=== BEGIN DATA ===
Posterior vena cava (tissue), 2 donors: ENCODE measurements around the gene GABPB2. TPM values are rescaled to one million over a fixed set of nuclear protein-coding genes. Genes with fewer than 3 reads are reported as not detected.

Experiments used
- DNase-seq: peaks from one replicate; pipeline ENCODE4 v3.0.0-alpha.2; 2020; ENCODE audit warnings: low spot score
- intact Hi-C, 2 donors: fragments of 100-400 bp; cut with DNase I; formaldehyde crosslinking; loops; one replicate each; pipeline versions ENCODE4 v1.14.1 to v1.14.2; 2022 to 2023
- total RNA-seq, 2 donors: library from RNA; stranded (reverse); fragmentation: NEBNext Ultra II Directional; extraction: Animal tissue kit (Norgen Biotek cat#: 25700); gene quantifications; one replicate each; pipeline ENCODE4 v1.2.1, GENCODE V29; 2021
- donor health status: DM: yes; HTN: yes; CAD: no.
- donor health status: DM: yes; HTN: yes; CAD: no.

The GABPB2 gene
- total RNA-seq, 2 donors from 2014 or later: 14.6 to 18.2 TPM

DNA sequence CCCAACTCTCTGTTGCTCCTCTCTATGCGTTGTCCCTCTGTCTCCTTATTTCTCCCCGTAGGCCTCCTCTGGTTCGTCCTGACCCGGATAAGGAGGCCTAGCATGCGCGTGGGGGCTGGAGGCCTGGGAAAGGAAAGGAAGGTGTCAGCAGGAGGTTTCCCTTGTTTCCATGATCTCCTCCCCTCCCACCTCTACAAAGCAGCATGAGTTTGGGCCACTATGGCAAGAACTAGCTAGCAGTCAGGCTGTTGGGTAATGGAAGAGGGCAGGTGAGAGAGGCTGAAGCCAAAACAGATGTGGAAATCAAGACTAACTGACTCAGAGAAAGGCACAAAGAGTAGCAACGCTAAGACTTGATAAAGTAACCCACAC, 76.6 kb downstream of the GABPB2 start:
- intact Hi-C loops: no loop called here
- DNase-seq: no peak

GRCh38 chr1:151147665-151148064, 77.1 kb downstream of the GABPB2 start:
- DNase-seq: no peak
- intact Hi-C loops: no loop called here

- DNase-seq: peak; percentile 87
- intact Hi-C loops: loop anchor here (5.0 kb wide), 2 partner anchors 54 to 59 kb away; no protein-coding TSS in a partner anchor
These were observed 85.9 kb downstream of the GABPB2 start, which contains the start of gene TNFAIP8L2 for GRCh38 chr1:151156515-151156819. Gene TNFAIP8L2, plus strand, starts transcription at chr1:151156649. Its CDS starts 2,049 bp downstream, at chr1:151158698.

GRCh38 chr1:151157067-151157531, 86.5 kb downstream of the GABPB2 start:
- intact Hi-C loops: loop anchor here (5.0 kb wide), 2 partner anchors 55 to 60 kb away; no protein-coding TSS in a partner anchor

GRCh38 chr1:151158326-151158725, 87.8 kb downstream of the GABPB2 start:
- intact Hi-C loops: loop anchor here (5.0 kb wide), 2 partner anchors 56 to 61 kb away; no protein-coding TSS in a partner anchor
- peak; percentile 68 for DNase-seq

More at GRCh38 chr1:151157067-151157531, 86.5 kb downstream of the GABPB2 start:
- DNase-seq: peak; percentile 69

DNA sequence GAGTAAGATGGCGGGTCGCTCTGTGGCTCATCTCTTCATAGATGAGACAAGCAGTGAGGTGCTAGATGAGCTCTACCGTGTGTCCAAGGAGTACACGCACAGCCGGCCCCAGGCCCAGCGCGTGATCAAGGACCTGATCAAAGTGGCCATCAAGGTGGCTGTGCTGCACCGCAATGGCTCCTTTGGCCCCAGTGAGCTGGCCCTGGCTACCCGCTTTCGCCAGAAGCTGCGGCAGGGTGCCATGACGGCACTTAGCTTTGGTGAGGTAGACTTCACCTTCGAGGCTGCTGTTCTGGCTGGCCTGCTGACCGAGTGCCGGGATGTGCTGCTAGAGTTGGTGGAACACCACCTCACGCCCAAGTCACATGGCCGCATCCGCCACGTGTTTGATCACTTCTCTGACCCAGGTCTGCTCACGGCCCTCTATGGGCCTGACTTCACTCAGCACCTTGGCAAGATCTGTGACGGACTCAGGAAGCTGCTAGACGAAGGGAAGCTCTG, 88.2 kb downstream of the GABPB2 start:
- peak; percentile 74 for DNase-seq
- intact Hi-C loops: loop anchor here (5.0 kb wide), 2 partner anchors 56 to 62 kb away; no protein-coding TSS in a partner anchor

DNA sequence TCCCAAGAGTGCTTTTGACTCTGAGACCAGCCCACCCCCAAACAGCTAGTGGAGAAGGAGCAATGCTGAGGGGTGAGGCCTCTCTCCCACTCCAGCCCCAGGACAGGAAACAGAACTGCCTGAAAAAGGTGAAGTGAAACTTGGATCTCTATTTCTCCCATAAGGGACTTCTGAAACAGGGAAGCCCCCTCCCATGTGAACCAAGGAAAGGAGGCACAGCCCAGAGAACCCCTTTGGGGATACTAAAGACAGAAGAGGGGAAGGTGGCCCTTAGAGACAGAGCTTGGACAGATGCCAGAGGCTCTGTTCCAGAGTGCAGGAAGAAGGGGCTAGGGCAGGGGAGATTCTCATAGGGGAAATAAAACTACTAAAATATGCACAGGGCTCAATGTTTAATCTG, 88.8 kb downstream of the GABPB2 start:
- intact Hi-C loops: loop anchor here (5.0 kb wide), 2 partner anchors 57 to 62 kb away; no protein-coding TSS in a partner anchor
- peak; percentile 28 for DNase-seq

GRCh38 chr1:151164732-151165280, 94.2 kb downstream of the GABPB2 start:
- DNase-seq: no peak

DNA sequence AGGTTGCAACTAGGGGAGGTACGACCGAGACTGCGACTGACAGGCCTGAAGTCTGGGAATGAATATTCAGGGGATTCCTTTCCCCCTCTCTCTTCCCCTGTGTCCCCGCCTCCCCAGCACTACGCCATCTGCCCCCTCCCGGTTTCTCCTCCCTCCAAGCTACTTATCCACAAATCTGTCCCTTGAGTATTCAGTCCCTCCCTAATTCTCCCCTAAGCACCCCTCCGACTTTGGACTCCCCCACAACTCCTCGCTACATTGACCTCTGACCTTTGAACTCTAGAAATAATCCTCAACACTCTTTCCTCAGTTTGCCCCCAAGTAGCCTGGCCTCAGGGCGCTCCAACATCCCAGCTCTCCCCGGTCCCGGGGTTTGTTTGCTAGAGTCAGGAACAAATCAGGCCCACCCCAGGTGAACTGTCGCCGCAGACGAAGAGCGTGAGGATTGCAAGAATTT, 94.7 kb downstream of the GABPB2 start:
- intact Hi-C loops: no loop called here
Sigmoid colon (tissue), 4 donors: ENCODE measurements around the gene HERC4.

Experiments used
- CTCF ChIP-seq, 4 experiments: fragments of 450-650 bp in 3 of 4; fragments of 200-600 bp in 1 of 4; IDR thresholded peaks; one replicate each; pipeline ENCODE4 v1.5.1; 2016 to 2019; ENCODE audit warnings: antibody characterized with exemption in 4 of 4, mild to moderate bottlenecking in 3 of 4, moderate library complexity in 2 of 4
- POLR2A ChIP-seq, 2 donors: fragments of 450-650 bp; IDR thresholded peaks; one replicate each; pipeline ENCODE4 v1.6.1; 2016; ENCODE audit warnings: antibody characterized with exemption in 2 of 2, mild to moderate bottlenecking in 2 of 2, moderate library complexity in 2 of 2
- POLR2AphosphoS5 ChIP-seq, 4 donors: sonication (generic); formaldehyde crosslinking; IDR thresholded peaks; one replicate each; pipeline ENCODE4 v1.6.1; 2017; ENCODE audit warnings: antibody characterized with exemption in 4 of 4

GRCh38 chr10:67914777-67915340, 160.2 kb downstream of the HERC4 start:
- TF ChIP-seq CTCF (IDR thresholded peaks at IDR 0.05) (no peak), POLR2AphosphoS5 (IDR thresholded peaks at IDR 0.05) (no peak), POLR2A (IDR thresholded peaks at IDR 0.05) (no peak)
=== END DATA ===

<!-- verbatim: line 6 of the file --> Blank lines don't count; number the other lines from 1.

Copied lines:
- donor health status: DM: yes; HTN: yes; CAD: no.